The demon keeps banging into things and throwing objects around, either because he’s an inept prankster or because he’s a spaz. He competes with jump cuts and loud (explained) noises, so we get nice and faked out every once in a while. The family owns a cat, of course, so that it can be used in the “It Was Only The Cat!” device, which has been a reliable employer of cats since the early days. We cut between the various cameras, so someone obviously edited this movie within its own universe, but who? Why? Sometimes Alex brings her MacBook with her to investigate noises, which is unlikely, but bully for the filmmakers, because now we can cut away from the static setups in the kitchen and bedrooms and go to frantic handheld footage. Congratulations to cinematographer Doug Emmett, by the way, who must have the easiest job in show business.

The rest of the plot if pretty much what you expect. The demon moves chairs, opens garage doors, throws around toys, and otherwise makes small use of what you’d imagine would be limitless power. He has Robbie in his thrall and seems intent on luring little Wyatt to the cause, for reasons that are unexplained, until they are, but I was happier when they weren’t, because the explanations are, I think, a massive cheat, creating open questions that are engineered to wedge the door open for Paranormal Activity 5, 6, 7, and spin-offs, because this thing will never get tired, except it totally will and has already.

Like the others, the movie alternates between scenes of demon nocturnal activities and then daytime scenes where the characters interact and stuff. These secondary moments are like the dialogue scenes in a porn film: they don’t show the film playing to its strengths, and it’s not what we came to see, but it’s nice of them to go through the motions and separate the things that actually interest us. There’s a subplot about the parents going through marital troubles, which reminds us of the disintegrating relationship in PA1, and creepy kids with remind us of 3, and some gags which have been used repeatedly in the series. This film even reminds us early on that the demon is capable of throwing people around like a rag doll, so when he does it again, how are we supposed to react other than “Yup, he can do that. Seen it.”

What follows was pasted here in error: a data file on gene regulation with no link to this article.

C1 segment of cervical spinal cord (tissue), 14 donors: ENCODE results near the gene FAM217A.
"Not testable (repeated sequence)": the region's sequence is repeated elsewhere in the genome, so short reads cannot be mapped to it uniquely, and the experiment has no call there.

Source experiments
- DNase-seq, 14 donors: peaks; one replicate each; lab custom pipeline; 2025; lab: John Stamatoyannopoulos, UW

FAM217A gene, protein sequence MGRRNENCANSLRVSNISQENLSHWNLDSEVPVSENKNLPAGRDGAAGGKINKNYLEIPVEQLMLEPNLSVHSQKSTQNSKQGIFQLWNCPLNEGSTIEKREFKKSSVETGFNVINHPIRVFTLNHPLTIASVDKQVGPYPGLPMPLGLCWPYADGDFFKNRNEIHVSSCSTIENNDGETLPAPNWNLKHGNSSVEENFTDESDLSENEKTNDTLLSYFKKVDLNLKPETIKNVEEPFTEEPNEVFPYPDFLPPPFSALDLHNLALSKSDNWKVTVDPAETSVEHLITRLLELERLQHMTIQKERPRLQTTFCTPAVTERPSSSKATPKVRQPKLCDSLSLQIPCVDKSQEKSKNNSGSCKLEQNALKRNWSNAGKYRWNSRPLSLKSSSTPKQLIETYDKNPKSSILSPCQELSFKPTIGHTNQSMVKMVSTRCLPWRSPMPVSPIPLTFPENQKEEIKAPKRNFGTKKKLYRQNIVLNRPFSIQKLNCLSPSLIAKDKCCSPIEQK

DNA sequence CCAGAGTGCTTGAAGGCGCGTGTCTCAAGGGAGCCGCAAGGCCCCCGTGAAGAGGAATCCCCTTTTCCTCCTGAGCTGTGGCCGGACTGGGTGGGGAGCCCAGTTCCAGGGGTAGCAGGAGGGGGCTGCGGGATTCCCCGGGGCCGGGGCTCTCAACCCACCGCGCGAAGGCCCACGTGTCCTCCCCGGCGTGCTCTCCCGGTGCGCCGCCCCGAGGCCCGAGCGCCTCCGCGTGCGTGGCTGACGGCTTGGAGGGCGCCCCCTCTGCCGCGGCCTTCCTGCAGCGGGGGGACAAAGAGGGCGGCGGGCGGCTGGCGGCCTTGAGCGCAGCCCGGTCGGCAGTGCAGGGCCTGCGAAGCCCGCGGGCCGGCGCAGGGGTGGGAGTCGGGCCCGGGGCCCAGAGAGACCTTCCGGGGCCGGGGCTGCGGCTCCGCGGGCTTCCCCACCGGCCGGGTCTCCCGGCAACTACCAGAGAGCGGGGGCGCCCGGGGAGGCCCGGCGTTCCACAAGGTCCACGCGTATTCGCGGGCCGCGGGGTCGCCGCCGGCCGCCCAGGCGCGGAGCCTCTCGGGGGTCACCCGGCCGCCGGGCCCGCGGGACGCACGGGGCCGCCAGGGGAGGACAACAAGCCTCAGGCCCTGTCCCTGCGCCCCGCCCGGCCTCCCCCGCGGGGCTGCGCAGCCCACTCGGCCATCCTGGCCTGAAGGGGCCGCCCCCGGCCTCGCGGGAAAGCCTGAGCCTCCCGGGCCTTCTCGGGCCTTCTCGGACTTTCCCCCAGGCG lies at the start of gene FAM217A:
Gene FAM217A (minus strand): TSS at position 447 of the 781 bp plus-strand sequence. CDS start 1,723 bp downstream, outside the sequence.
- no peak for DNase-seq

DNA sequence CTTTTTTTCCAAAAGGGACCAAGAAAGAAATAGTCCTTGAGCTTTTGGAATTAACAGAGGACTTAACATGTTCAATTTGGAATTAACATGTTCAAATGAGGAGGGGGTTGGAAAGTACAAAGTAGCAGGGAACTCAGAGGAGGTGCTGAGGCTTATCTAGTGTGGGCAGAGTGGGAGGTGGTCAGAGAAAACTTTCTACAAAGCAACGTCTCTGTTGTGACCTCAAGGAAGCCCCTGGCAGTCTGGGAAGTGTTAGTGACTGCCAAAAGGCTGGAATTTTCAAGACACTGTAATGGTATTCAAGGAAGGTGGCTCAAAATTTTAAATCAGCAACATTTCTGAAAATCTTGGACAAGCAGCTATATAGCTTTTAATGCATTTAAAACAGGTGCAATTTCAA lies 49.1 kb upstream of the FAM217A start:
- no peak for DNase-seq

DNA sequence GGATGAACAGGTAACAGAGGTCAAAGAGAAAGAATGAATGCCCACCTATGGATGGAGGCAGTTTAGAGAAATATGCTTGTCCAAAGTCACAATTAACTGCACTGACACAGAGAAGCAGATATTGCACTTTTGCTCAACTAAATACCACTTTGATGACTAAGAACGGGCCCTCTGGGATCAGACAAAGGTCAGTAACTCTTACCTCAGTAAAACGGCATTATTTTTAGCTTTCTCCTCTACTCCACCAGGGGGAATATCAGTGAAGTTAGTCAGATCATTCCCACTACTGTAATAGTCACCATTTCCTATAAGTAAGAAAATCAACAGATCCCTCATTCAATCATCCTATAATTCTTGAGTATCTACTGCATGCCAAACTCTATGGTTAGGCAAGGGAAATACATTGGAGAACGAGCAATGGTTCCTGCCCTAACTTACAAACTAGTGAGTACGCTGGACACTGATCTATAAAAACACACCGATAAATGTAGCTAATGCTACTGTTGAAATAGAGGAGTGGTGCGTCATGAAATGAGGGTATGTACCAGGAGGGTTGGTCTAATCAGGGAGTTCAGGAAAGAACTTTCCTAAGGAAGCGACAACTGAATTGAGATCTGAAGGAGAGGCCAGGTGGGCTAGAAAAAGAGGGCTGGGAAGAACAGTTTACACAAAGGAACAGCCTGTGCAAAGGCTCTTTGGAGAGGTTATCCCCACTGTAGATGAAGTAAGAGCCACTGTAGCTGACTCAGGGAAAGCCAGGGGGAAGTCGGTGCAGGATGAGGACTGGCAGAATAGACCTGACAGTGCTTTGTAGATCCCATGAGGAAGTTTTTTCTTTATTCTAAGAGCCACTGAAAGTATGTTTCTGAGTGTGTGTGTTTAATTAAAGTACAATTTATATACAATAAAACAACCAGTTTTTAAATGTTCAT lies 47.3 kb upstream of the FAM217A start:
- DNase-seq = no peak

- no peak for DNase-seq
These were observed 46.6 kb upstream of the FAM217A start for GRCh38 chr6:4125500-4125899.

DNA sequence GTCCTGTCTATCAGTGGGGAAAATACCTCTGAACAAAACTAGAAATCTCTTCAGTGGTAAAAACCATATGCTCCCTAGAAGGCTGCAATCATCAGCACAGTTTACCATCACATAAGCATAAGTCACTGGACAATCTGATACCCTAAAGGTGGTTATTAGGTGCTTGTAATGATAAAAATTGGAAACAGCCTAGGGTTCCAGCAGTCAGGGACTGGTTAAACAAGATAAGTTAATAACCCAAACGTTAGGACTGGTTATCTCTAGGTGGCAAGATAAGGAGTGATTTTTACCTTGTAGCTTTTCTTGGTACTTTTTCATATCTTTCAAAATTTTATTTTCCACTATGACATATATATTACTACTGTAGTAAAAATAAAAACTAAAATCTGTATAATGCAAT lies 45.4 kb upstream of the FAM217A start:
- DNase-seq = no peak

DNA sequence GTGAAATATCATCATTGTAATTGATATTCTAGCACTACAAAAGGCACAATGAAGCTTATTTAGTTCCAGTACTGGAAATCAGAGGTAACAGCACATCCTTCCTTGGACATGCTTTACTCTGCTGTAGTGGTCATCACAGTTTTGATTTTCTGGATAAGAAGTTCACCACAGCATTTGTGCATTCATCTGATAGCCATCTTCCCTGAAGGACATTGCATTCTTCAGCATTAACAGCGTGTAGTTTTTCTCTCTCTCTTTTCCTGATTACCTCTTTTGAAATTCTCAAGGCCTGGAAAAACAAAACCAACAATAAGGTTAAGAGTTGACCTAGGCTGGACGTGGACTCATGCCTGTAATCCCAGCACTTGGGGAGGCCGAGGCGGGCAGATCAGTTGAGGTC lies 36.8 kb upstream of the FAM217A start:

The problem with most horror sequels is that as soon as they exist, the horror has to evolve from a spectral, unknowable force into a palpable character with motivations and explanations. Look at Freddy, Jason, Pinhead, the Alien, Michael Myers, Jaws, Pazuzu, etc. As soon as a sequel comes, what once seemed like an unstoppable threat now feels tamed and domesticated, with weird hang ups. A frequently-used trope is where the monster now targets people related to those he killed last time, for reasons that are never persuasive. It just gives you the idea of a ghost who has patiently read his script and will perform it like a good little soldier. What’s scarier, a demon who seems to do what he wants, or one who’s clearly waiting for his big cue?

There are a lot of questions that go unanswered in Paranormal 4. Questions like “Where’s Hunter?” “What’s the deal with Katie?” “What does the demon want now?,” etc. One of these questions we get an answer to, but it only leads to more questions. What’s bothersome is that these blanks aren’t artistically placed to induce dread. They’re logic holes that are left open to be solved by future installments, with all the storytelling responsibility of a round-robin played by ten-year-olds. This franchise-minded bean counting has derailed several movies this year like Prometheus and The Amazing Spider-Man, as they operate under the principle of “Despite this being not very good, we know you’ll see the sequel, suckers.” Remember when movies used to stand alone and be the result of people trying their hardest, and weren’t cynically programmed to be like trading cards, where you had to buy the whole set? How many Paranormal Activity movies do we need before we actually get a clue as to what’s going on now? And how many entries will it be after the one in which audiences give up caring?

The actors do what they can with pretty repetitive material. After about the seventeenth scene showing characters investigating a downstairs noise in underwear and bare feet, I stopped fretting about ghosts and started worrying about tiny pieces of glass trapped in the carpet somewhere. The actors do a decent job of being surprised by the appearances of sudden figures and objects. They truly did convince me that they had no idea what was waiting for them in each scene, and since we in the audience all know what’s about to happen, let’s give them some credit. Kathryn Newton makes the biggest impression and she’s fine. I look forward to seeing her in a role where her sleeping habits aren’t plot points.

On some level a movie like this will always work, because loud noises are scary. But give us a break. It’s clear to me that Paranormal Activity is now a brand that will be run into the ground in the next half-decade, and that’s a shame. I liked Paranormal Activity; it was a fun little ride. But Paranormal 4 is like your fourth time through the very same haunted house. Please, mister. Show me something new.

GRADE: C-

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2 thoughts on “Paranormal Activity 4 (2012)

  1. Lindsi November 3, 2012 / 2:25 pm

    I liked it bitch

  2. trucos para ganar en la ruleta May 16, 2014 / 1:39 pm